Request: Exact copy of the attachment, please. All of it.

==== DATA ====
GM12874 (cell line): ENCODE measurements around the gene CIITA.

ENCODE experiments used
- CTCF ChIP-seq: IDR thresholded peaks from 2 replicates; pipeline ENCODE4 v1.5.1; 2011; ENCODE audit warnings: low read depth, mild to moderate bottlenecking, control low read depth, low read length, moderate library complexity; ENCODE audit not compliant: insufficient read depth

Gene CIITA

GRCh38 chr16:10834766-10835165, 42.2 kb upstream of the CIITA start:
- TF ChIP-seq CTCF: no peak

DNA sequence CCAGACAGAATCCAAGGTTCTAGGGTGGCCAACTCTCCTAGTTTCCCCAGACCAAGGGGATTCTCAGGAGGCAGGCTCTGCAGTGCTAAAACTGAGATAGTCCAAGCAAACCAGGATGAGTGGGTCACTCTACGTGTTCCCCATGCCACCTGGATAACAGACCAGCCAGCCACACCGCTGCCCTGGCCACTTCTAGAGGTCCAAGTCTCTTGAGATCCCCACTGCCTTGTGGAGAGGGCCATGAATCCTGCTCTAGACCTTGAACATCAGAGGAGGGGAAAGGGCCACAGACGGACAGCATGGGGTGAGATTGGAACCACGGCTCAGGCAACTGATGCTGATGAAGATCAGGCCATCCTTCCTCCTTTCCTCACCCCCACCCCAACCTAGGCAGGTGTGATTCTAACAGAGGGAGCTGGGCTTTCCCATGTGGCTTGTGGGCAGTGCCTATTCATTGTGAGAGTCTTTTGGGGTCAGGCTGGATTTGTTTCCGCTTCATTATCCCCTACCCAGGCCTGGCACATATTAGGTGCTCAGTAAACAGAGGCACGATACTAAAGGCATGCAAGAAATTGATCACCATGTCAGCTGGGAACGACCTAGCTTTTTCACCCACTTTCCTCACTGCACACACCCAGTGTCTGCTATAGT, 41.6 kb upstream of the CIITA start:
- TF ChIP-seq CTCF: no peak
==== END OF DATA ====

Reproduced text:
GM12874 (cell line): ENCODE measurements around the gene CIITA.

ENCODE experiments used
- CTCF ChIP-seq: IDR thresholded peaks from 2 replicates; pipeline ENCODE4 v1.5.1; 2011; ENCODE audit warnings: low read depth, mild to moderate bottlenecking, control low read depth, low read length, moderate library complexity; ENCODE audit not compliant: insufficient read depth

Gene CIITA

GRCh38 chr16:10834766-10835165, 42.2 kb upstream of the CIITA start:
- TF ChIP-seq CTCF: no peak

DNA sequence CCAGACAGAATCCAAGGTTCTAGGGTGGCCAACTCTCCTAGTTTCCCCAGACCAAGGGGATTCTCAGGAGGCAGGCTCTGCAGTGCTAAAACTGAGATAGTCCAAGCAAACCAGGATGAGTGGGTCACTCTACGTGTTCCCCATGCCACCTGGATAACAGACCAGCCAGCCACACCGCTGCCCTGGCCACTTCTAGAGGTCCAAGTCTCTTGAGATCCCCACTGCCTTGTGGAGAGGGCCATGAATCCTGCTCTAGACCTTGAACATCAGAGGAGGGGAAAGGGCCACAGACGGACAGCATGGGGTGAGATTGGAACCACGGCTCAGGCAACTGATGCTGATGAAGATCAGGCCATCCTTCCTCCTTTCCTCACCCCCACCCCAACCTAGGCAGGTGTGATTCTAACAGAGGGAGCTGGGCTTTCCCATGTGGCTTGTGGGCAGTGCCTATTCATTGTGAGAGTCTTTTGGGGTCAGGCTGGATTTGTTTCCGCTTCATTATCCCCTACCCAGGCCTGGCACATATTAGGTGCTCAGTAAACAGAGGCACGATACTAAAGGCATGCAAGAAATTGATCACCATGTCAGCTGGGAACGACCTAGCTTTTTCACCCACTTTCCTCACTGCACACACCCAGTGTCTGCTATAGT, 41.6 kb upstream of the CIITA start:
- TF ChIP-seq CTCF: no peak